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(photo credit: Ariel Jerozolimski)
Makhteshim Agan Industries, the leading generic agrochemical company, could be gearing up for a large, "company transforming" deal as part of its strategy to gain market share in Eastern Europe and the Far East.
"That's why we did the bond issue last year so we are well-positioned in the market from a financial point of view once the right opportunity comes up," Makhteshim CEO Avraham Bigger told The Jerusalem Post in an interview at the company's brand new offices at the Airport City Industrial Park next to Ben-Gurion Airport.
The company is looking into opportunities as part of its acquisition strategy and was not excluding deals that would be company transforming, said Bigger, who took the helm at Makhteshim last October. The company subsequently company completed a $550 million domestic issue of 30-year bonds that was unprecedented in terms of size and duration.
"Generally speaking there is huge volatility in the markets discouraging private equity activity and a lack of financial means, but we can see opportunities for companies to be sold because of the good feeling in the industrial sector and we are willing to pay a premium that could be financed by synergies," said Bigger.
"The US market is a very competitive market and we want to increase our market share in Eastern Europe and in particular in the Far East, where our presence has not been strong enough."
He declined to comment on recent reports that said Makhteshim was in the running to acquire Japanese crop protection and life sciences firm, Arysta LifeScience Corporation, in a $2 billion deal.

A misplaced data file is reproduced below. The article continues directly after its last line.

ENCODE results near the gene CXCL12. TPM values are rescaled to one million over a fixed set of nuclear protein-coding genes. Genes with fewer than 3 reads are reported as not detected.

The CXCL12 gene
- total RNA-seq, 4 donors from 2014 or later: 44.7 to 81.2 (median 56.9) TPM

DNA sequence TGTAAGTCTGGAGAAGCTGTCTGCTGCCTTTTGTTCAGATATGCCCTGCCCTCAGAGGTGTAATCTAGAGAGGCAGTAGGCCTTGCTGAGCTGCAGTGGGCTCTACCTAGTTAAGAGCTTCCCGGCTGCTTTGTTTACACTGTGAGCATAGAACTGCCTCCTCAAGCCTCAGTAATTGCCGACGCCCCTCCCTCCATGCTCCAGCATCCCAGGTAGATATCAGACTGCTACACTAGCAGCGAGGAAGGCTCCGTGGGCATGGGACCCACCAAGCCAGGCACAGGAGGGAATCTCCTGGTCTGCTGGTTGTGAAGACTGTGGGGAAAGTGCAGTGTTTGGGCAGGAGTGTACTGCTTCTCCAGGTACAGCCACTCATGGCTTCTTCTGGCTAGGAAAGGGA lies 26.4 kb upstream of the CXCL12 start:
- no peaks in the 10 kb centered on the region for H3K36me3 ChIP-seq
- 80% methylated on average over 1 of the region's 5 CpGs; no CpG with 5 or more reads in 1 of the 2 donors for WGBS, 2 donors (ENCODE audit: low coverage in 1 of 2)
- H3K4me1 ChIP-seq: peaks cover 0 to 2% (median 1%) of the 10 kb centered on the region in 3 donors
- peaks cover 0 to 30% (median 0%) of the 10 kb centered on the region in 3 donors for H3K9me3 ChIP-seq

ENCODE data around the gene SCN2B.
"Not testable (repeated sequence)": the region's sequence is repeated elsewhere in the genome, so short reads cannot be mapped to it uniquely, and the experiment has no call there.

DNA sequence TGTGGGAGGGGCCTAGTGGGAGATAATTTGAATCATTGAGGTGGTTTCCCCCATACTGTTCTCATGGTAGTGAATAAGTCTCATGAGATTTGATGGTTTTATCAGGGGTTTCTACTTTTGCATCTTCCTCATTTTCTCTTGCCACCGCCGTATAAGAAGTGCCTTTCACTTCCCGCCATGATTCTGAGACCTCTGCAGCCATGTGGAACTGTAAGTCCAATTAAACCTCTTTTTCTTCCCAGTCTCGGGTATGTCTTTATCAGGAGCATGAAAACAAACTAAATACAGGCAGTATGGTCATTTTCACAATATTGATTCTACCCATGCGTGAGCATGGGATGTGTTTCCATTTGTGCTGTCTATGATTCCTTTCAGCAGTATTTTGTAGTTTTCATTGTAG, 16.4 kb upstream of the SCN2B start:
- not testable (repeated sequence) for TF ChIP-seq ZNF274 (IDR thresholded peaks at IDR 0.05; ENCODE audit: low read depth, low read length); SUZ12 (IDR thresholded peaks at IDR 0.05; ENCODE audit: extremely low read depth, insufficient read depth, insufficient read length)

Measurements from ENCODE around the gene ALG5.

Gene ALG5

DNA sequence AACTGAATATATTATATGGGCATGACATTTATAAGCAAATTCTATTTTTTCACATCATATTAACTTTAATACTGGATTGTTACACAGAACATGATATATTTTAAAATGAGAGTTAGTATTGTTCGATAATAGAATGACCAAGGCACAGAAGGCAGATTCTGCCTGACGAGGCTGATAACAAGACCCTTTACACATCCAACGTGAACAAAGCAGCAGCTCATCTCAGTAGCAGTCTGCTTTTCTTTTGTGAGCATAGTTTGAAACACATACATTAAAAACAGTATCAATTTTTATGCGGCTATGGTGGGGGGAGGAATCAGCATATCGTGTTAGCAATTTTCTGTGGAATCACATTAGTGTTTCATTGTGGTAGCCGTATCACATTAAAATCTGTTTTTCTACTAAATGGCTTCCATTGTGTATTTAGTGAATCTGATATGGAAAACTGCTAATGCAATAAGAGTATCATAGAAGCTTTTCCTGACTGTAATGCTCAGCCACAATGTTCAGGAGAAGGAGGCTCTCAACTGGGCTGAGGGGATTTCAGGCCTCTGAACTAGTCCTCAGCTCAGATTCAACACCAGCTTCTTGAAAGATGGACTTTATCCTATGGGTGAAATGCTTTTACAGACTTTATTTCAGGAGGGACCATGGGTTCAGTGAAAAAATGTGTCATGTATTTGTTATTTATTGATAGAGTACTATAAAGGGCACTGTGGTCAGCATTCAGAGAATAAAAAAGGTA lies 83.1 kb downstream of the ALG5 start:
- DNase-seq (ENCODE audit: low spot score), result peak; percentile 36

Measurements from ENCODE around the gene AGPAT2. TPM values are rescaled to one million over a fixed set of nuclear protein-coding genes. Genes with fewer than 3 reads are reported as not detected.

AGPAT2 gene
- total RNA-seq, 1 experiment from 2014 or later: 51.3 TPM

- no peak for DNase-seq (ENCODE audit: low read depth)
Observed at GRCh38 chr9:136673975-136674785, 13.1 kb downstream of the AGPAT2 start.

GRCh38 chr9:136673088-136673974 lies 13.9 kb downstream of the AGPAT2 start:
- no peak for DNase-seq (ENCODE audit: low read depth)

It is believed that other prospective bidders in the race to buy Arysta from private equity firm Olympus Capital Holdings include India's United Phosphorus Ltd. and Australia's Nufarm Ltd.
Other reports last month claimed that Makhteshim Agan might acquire Nufarm, the world's second largest generic agrochemicals maker with a market capitalization of $2b. Makhteshim has a $3.5b. market cap.
"A Nufarm merger does make strategic sense from a geographical and product perspective," said Joseph Wolf, an analyst at Lehman Brothers. "Such a deal would be somewhat atypical for Makhteshim Agan, as in the past it has made small purchases and a combination with Nufarm would be a large company transformational deal."
With the sector consolidating, Andrew Benson, an analyst at Citigroup, said Makhteshim's competitive position could be hurt and it might end up overpaying for an acquisition. Nevertheless, in a note to investors, Benson said the company had a good track record on acquisitions and financial headroom of about $1b., excluding the potential for new equity for this objective.
Considered in the industry as a serial corporate restructurer, with a sound history of doing major deals, some believe Bigger may be just the man to make such a move.
"This is a leadership which feels comfortable in taking bigger steps at a time when the crop industry is consolidating," said one analyst.
Others, however, were more skeptical, with one Tel Aviv-based analyst saying it would be tough for the company to justify a large billion dollar deal to investors that might require full dilution.
"Makhteshim Agan is much more likely to be gearing up to buy additional product lines. Dow Chemicals and DuPont are expected to spin-off parts of their businesses, which could be of strong interest to Makhteshim Agan," the Tel Aviv analyst said.
Since Bigger took up the post from Shlomo Yanai, who left to take the top spot at Teva Pharmaceutical Industries Ltd., and had no previous corporate operational experience, Makhteshim Agan has been undergoing a fundamental internal restructuring designed to cut costs by an estimated $100m. by the end of 2008 with about $15m. coming from personnel costs, $60m. from procurement and the rest from production efficiencies.
The restructuring process, which is transforming from a holding company with about 40 autonomously managed operating entities into a cohesive integrated business, is making better progress than planned, according to Bigger.
"Here at our new offices we are bringing together all entities - management, finance, registration and development, business development, legal department, IT - into one company," he said. "The company is undergoing a cultural transition from a product-oriented company to a market-oriented company."